Davidson has dream outing

BOB ELLIOTT -- Sun Media

, Last Updated: 8:51 AM ET

DUNEDIN, Fla. -- It wasn't just another day at the yard for the Pittsburgh Pirates' David Davidson.

"I told some guys in the bullpen that this is the first time in five seasons I've ever heard Oh Canada played before a game," said the lefty from St. Catharines.

Pirates manager Jim Tracy had Davidson on the mound to protect a two-run lead in the top of the ninth. He allowed two unearned runs and the Blue Jays and Pirates battled to a 10-inning, 8-8 tie.

Davidson, 22, was two strikes away from a save in his first major-league camp, against a team he rooted for as a youngster.

"Pat Borders, Juan Guzman and Kelly Gruber were my favourites," Davidson said. "This (Spring Training) is the first time I've faced big leaguers. It has been a wonderful experience."

Davidson made his debut against the New York Yankees. He walked Josh Phelps leading off, retired the next hitter and then sawed off Miguel Cairo for an inning-ending double play.

His day started easy enough yesterday with the two-run lead and he retired Sergio Santos looking at strike three.

Gregg Zaun blooped a 2-2 pitch to right and Davidson hit Kevin Barker in the helmet with a curveball. Ryan Patterson bounced to second and the flip was made, but shortstop Javier Guzman dropped the ball for an error, loading the bases. Davidson then struck out Ryan Roberts looking.

Rob Crosby hit a two-run single to left and Davidson got another grounder, ending the inning.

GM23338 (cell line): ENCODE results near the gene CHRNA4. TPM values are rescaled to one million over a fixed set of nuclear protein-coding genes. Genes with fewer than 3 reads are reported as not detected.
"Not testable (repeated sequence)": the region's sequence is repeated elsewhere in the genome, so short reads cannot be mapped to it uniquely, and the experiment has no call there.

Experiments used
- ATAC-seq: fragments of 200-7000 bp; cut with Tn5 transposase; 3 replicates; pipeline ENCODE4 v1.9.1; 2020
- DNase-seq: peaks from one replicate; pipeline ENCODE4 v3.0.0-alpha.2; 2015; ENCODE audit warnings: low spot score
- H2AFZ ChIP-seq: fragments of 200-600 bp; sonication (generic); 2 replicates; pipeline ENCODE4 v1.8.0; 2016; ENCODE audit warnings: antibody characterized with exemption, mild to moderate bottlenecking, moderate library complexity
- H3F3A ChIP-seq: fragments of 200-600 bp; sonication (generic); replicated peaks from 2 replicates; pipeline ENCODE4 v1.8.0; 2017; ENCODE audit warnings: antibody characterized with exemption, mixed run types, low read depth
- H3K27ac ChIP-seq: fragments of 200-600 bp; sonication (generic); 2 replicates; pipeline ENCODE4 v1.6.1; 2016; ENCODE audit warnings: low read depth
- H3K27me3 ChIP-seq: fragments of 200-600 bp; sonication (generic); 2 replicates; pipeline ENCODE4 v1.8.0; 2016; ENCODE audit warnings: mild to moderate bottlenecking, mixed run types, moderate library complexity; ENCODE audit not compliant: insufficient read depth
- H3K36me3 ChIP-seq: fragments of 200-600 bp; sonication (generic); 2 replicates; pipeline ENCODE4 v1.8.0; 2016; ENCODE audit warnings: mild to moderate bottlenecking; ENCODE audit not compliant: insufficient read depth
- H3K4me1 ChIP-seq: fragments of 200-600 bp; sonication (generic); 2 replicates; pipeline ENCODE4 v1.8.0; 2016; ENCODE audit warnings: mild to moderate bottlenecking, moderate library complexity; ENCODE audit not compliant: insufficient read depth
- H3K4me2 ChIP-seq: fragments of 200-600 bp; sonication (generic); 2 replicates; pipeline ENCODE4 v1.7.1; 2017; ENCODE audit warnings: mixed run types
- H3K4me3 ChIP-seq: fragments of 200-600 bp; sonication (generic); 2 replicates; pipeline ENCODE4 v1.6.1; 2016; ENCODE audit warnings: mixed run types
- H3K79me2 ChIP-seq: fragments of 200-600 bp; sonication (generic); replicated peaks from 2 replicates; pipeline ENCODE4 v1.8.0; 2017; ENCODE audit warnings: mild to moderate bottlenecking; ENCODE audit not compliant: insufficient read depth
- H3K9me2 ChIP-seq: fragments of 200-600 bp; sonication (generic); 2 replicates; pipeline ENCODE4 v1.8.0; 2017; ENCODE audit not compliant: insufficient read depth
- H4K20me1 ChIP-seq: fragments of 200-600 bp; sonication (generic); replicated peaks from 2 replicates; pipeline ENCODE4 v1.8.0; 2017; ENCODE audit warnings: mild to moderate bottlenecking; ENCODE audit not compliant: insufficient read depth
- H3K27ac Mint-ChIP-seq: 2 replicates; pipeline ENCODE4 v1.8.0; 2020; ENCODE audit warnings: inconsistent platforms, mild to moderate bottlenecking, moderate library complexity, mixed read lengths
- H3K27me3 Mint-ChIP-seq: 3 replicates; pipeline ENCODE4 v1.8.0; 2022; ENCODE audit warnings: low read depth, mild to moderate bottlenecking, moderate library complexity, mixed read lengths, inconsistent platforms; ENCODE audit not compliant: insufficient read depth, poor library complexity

"They only hit one ball hard," said Davidson, who had a 12.91 earned run average with the rookie-class Gulf Coast Pirates in 2003 and a 9.78 ERA with single-A Hickory in 2005.

He turned a corner in 2006, starting at Hickory (72 strikeouts in 56 innings), earning a promotion to single-A Lynchburg and a bump to double-A Altoona.

"The only difference was being healthy," Davidson said. "Getting comfortable, that was the biggest thing."

There certainly wasn't anything big about his ERA. In his combined three 2006 stops he had a 2.01 mark, with 96 strikeouts in 76 innings, walking 33.

After a successful stint in the Arizona Fall League, he was added to the Bucs 40-man roster. Not bad for a soccer player who had to be pushed into baseball.

"My uncle (Robert Fraser) umped and always said how strong my arm was. He'd say, 'You're good, try baseball,' " Davidson said. "Then, I had good coaching from Marc Picard."

A 10th-round pick of the Pirates in 2002, Davidson was part of what is considered the best class of Canucks ever. Atop the pile are Adam Loewen, selected fourth overall by the Baltimore Orioles and Jeff Francis, chosen ninth, by the Colorado Rockies.

And don't forget Russell Martin (Los Angeles Dodgers); Jesse Crain (Minnesota Twins) and Scott Mathieson (Philadelphia Phillies); and minor leaguers Joey Votto and James Avery (Cincinnati Reds); Chris Leroux (Florida Marlins); Luke Carlin (San Diego Padres); Shawn Bowman, Ivan Naccarata and Jonathan Malo (New York Mets); George Kottaras (Boston Red Sox); Michel Simard (Los Angeles Angels); Ryan McGovern (San Francisco Giants) and Chris Robinson (Chicago Cubs).

The previous time we saw Davidson pitch in Florida was with Team Ontario against a talented, but very yappy, Tampa high school five years ago this March break. He attempted to pick a runner off first and the Tampa team in dugout hooted as their teammate slid in safely.

The lefty threw over again with his throw sailing high. Eric Wolfe went high to for the catch, but the first baseman landed on the runner. Now, the Tampa dugout was screaming. How would he react?

Davidson threw a fastball underneath the hitter's chin, then struck him out with a breaking ball away and walked off.

The base ump, an ex-pro minor leaguer, saddled over to the fence and asked us, "What's that kid's name?" "Why?" we said.

"Because that kid has poise," the ump answered. "He's going some place."

He did.


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